NC Church Mourns as Police Identify 6 Members Killed in Tenn. Bus Crash

Grieving relatives remembered their loved ones as police identified the victims of Wednesday's bus crash on an East Tennessee interstate, six of whom were members of North Carolina's Front Street Baptist Church.

"We're tending to the families and praying for the best possible outcome of this tragedy," the Rev. Ted Cruz, an assistant pastor at the church in the small town of Statesville, N.C., told The Statesville Record & Landmark. "We are coming together as a church family and ask the larger community to keep us in their prayers."

The dead included Randy Morrison, a Vietnam veteran who was driving the bus on which church members were returning from a Fall Jubilee Conference in Gatlinburg, Tenn., according to The Associated Press. His wife, Barbara, a grandmother of five, also died in the crash.

Those on the bus were senior church members and part of a group called "Young at Heart."

Other victims from the Statesville church were identified as 95-year-old Cloyce Matheny, who went skydiving in his '90s; 69-year-old Brenda Smith, a grandmother of four and whose husband survived the crash; 62-year-old Marsha McLelland, a retired nurse and whose husband also survived the wreck; and 73-year-old John Wright, a father of two and a choir singer.

Except for Wright, who was from Mocksville, N.C., all the victims were from Statesville.

The bus collided with a tractor-trailer and SUV Wednesday afternoon after its left front tire failed. "A piece of rubber caused all this heartbreak," said David Waugh, whose father-in-law and mother-in-law, Ed and Martha McLelland, were on the bus. Ed, a former teacher at Statesville High School, received serious injuries to his head and wrist.

A man in the SUV also died. He was identified as Trent Roberts, 24, of Knoxville, Tenn. The driver of the tractor-trailer was identified as 66-year-old Mose Farmer, of New Orleans.

A dozen others on the bus received injuries, and some were said to be critical. The injured were admitted to UT Medical Center in Knoxville, Tenn.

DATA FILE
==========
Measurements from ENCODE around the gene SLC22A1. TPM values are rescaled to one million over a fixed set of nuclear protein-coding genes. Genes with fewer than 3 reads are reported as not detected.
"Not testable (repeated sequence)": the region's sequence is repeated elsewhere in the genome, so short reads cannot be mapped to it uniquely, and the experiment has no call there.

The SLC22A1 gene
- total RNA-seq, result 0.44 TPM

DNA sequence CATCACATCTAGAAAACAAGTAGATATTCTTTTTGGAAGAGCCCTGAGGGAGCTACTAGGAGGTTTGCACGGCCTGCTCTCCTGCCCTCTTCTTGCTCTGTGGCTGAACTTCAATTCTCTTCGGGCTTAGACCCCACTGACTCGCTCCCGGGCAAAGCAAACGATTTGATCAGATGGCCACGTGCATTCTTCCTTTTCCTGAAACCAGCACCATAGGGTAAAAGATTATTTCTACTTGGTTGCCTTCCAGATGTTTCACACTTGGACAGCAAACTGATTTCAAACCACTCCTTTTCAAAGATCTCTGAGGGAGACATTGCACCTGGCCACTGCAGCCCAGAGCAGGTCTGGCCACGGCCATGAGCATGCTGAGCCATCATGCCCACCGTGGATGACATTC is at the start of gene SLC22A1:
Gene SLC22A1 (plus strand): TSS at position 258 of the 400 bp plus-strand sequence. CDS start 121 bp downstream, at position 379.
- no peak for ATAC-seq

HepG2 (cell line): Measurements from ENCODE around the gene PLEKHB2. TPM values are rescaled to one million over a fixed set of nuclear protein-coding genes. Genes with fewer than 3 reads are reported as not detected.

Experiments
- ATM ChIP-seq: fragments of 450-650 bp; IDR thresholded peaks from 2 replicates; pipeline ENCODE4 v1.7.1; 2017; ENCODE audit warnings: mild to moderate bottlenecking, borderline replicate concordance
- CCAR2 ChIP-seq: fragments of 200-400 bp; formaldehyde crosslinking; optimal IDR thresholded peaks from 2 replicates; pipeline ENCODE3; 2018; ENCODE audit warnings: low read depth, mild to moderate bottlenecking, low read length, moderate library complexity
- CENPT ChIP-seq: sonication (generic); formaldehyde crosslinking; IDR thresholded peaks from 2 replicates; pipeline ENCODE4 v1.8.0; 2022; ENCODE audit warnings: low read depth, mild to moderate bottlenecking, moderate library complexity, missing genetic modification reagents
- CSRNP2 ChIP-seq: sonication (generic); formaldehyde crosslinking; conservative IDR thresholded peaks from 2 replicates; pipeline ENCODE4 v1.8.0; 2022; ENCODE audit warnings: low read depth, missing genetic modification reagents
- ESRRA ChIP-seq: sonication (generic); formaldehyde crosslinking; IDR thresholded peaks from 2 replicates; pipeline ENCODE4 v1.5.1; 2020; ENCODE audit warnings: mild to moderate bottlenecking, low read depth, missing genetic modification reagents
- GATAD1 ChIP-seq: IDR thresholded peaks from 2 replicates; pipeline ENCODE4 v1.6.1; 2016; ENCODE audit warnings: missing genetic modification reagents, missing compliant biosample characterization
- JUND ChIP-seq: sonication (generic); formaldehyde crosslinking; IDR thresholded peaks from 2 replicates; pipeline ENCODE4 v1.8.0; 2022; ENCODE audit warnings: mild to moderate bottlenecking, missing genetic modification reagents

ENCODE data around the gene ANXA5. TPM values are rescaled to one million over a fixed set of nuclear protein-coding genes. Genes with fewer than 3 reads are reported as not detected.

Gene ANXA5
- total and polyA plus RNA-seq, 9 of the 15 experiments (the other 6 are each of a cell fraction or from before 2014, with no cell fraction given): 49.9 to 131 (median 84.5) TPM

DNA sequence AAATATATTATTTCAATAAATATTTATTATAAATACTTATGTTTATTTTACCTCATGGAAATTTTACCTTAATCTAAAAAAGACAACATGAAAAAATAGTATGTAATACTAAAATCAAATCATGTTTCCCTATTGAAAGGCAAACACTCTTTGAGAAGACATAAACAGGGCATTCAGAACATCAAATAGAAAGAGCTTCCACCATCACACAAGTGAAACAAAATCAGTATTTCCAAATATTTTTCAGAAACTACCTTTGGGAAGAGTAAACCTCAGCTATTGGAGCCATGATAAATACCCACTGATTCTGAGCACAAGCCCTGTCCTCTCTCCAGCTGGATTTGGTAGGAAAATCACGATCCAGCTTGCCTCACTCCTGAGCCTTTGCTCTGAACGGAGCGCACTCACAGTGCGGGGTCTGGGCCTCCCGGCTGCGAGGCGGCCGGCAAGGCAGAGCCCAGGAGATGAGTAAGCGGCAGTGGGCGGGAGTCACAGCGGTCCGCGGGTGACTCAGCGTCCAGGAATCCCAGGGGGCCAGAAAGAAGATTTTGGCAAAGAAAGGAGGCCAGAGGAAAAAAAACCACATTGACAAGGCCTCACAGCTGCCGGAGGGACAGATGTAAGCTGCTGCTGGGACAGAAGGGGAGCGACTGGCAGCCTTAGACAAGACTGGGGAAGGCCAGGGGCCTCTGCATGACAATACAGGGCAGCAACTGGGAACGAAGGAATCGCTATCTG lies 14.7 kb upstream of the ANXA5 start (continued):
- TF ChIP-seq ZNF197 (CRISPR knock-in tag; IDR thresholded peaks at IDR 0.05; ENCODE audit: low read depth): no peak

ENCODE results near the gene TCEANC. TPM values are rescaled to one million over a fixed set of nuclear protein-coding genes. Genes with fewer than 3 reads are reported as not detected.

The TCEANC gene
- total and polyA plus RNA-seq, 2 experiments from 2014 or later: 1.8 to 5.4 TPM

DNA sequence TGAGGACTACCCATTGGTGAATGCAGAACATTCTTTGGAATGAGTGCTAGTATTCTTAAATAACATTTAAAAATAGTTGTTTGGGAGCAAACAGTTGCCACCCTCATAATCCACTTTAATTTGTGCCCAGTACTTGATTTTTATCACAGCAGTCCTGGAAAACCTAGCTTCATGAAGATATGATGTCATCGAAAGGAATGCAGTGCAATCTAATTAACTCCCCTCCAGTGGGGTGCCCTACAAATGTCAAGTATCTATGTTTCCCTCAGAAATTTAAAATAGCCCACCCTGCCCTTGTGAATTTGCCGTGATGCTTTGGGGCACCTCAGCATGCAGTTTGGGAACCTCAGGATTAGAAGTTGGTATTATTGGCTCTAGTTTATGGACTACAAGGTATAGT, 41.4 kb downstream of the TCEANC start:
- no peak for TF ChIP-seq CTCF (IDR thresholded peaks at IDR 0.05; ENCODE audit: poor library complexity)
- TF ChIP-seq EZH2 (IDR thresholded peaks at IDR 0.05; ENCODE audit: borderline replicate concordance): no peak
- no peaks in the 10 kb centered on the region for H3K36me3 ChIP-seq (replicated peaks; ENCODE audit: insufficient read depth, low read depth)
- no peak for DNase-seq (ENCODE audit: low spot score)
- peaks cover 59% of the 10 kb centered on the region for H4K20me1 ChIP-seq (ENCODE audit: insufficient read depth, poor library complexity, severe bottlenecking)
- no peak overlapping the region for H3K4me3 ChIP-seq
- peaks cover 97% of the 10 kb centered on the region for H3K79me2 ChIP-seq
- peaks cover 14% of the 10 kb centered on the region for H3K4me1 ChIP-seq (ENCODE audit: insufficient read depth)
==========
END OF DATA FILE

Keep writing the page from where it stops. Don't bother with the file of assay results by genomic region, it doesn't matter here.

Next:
"I knew probably everybody who was on the bus," Emmy Miller, a church member, was quoted as saying. "… They would want us to know they are in a better place now," Miller said. "We all know God is in charge and that this will make us stronger. That's what Front Street is all about."

"I had some great friends on that bus and I'm sure knew all of them who were members of the church," the Rev. Jeff Luxon, Front Street's former senior care pastor, was quoted as saying. "I don't know which of them were hurt right now but my prayers are with all of them and my faith is in God, but this is definitely going to be a grieving community."

Front Street Pastor Tim Stutts said it was challenging for him to shuttle between Knoxville and Statesville, about three-hour drive from the former. "One of the toughest things I have experienced is not being able to be in two places at once," he said. "I know the need here was great also."

Stutts also told The Statesville Record & Landmark that people from around the community and the nation were offering help. "There have been so many people who don't know exactly what the needs are or exactly what to do but who still want to help," he said. "Christ's love and mercy continue to wash over us."

State and local agencies will lead investigation, and not the National Transportation Safety Board, due to the partial government shutdown. Almost all of the board's 400 employees have been furloughed, including accident investigators.